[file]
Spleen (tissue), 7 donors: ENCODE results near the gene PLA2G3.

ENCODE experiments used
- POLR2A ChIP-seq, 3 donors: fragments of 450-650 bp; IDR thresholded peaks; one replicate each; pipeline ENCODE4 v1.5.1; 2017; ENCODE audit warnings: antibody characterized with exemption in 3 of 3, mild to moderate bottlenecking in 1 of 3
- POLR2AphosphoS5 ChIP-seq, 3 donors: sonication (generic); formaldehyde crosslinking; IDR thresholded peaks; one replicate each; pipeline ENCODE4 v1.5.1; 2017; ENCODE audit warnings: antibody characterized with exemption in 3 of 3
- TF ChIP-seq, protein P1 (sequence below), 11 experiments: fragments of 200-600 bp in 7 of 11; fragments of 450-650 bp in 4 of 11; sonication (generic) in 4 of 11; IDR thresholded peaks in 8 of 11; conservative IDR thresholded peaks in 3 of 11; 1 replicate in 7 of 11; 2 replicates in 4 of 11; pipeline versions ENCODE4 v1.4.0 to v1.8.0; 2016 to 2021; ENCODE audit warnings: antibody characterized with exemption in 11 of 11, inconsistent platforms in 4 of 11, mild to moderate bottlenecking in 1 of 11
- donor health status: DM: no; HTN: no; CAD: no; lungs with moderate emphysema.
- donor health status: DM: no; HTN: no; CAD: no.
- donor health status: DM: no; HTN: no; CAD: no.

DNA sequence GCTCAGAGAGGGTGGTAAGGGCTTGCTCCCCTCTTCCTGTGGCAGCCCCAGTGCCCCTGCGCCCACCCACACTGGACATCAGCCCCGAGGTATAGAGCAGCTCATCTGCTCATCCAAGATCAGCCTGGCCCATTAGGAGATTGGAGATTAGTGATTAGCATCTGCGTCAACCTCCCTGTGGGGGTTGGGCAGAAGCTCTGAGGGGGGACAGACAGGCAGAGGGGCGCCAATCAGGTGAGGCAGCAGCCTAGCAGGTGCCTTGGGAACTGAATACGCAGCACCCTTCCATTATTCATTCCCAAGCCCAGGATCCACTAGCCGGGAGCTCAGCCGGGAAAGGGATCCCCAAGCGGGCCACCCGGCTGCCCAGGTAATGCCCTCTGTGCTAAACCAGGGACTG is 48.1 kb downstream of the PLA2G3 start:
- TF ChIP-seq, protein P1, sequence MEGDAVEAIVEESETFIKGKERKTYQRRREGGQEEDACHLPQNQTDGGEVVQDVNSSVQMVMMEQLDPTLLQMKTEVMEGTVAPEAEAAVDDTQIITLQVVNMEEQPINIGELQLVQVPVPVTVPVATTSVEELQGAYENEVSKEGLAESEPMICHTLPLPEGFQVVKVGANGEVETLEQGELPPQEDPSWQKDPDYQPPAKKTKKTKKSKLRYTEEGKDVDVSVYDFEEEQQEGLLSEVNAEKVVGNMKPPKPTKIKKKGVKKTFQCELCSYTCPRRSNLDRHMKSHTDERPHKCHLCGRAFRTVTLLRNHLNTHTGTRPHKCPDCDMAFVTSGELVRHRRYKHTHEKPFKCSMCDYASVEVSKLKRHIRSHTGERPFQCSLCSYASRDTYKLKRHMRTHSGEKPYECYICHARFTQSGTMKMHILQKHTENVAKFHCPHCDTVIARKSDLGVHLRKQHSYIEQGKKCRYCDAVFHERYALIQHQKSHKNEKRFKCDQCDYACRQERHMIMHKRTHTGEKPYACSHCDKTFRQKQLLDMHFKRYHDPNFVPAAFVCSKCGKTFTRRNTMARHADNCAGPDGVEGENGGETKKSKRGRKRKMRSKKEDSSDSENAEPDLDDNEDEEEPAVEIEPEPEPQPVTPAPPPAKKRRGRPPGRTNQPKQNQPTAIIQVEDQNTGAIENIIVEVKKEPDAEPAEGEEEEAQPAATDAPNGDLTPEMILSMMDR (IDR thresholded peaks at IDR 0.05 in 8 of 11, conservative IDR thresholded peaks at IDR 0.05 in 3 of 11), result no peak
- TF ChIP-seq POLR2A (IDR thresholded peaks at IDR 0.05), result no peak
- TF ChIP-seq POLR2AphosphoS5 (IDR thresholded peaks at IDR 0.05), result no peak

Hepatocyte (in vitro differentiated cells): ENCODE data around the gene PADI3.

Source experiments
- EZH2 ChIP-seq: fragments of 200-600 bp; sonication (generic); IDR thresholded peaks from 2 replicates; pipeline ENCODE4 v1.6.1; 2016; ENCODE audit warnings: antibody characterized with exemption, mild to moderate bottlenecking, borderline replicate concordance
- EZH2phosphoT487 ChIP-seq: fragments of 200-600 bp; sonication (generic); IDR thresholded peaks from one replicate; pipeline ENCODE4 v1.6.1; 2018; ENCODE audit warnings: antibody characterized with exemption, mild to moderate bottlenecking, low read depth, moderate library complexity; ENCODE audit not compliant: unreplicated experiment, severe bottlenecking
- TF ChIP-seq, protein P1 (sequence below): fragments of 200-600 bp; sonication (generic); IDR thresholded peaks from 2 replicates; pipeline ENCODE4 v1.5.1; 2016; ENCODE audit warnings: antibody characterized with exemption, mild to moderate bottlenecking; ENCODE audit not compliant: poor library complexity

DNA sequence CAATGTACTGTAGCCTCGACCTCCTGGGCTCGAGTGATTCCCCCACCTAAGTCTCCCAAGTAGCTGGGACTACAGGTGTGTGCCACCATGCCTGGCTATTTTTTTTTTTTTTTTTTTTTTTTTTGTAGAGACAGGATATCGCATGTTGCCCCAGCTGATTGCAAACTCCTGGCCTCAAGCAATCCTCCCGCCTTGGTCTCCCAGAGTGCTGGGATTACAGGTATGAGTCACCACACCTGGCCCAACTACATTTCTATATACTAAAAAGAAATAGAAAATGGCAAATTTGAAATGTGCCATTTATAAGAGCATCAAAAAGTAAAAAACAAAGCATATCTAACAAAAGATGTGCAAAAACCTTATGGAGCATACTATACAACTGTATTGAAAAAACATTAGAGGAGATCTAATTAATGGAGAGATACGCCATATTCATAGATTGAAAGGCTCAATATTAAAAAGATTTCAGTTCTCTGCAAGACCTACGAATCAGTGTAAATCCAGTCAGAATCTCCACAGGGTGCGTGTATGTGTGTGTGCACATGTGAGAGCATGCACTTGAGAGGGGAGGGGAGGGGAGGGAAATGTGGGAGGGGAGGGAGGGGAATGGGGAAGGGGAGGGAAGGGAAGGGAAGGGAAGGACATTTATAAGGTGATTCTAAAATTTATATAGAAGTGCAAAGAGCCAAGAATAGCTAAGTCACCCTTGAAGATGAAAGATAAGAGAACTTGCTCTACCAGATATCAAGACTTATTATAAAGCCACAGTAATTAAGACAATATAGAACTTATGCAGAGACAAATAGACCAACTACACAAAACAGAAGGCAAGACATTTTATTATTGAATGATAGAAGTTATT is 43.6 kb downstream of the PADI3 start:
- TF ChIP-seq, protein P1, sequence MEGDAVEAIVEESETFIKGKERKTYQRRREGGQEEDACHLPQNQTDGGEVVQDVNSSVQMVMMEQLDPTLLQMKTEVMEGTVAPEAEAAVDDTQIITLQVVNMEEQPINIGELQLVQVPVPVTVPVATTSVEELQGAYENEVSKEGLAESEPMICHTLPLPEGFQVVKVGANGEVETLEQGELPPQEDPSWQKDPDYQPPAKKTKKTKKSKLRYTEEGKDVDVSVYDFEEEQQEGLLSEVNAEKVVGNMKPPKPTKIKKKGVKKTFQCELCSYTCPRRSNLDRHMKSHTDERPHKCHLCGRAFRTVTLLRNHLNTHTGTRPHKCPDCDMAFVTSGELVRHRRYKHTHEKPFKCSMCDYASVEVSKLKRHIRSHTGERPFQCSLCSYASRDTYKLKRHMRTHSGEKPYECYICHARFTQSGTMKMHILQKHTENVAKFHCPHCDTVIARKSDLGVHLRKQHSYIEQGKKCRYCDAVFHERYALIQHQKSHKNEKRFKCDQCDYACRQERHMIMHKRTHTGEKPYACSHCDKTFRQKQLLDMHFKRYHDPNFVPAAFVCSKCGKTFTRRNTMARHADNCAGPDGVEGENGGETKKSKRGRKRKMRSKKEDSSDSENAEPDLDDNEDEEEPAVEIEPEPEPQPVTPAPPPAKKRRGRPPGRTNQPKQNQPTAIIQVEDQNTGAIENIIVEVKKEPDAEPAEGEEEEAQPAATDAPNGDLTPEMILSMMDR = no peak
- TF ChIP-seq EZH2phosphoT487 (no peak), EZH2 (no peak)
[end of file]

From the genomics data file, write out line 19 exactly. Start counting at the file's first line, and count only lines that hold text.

- TF ChIP-seq, protein P1, sequence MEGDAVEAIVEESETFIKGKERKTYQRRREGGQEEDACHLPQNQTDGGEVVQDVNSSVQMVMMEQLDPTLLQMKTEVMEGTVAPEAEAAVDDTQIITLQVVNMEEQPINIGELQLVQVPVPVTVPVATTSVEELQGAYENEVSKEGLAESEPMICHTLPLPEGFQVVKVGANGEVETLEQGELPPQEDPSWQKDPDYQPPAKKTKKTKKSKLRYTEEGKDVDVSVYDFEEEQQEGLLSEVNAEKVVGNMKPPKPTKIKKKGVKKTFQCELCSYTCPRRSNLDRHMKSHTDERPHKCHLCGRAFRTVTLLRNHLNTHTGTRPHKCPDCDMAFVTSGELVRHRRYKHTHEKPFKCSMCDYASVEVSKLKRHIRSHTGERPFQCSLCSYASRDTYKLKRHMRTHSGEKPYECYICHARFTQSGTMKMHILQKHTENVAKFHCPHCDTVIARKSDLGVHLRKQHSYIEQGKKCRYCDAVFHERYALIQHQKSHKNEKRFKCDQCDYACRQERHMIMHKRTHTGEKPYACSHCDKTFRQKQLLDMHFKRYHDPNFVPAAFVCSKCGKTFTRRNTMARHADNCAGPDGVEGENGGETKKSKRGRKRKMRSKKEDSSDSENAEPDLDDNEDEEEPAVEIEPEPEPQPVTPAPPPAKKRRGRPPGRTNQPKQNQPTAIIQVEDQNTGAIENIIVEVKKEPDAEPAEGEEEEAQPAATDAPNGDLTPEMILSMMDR = no peak